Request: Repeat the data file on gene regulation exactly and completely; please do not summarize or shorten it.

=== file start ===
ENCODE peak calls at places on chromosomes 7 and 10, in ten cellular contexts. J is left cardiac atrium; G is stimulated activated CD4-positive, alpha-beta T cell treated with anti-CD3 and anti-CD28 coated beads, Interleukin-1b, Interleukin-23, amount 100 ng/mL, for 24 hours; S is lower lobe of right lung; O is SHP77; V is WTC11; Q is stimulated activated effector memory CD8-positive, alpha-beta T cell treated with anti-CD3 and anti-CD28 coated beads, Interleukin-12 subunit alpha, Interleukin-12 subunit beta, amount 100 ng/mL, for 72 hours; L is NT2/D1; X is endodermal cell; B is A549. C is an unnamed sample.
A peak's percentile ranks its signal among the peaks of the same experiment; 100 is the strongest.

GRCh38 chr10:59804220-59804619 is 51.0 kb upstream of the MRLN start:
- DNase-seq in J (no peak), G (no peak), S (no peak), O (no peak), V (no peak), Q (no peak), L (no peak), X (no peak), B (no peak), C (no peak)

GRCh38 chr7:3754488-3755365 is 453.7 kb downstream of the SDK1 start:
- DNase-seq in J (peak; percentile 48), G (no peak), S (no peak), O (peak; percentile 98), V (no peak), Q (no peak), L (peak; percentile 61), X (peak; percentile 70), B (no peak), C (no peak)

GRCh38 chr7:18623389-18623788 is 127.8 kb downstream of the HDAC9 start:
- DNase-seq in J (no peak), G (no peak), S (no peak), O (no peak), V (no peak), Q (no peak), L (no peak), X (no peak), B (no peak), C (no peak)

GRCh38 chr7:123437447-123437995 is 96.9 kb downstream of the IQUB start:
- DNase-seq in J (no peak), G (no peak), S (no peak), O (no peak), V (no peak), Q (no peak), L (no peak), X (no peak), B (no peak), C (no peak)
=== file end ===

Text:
ENCODE peak calls at places on chromosomes 7 and 10, in ten cellular contexts. J is left cardiac atrium; G is stimulated activated CD4-positive, alpha-beta T cell treated with anti-CD3 and anti-CD28 coated beads, Interleukin-1b, Interleukin-23, amount 100 ng/mL, for 24 hours; S is lower lobe of right lung; O is SHP77; V is WTC11; Q is stimulated activated effector memory CD8-positive, alpha-beta T cell treated with anti-CD3 and anti-CD28 coated beads, Interleukin-12 subunit alpha, Interleukin-12 subunit beta, amount 100 ng/mL, for 72 hours; L is NT2/D1; X is endodermal cell; B is A549. C is an unnamed sample.
A peak's percentile ranks its signal among the peaks of the same experiment; 100 is the strongest.

GRCh38 chr10:59804220-59804619 is 51.0 kb upstream of the MRLN start:
- DNase-seq in J (no peak), G (no peak), S (no peak), O (no peak), V (no peak), Q (no peak), L (no peak), X (no peak), B (no peak), C (no peak)

GRCh38 chr7:3754488-3755365 is 453.7 kb downstream of the SDK1 start:
- DNase-seq in J (peak; percentile 48), G (no peak), S (no peak), O (peak; percentile 98), V (no peak), Q (no peak), L (peak; percentile 61), X (peak; percentile 70), B (no peak), C (no peak)

GRCh38 chr7:18623389-18623788 is 127.8 kb downstream of the HDAC9 start:
- DNase-seq in J (no peak), G (no peak), S (no peak), O (no peak), V (no peak), Q (no peak), L (no peak), X (no peak), B (no peak), C (no peak)

GRCh38 chr7:123437447-123437995 is 96.9 kb downstream of the IQUB start:
- DNase-seq in J (no peak), G (no peak), S (no peak), O (no peak), V (no peak), Q (no peak), L (no peak), X (no peak), B (no peak), C (no peak)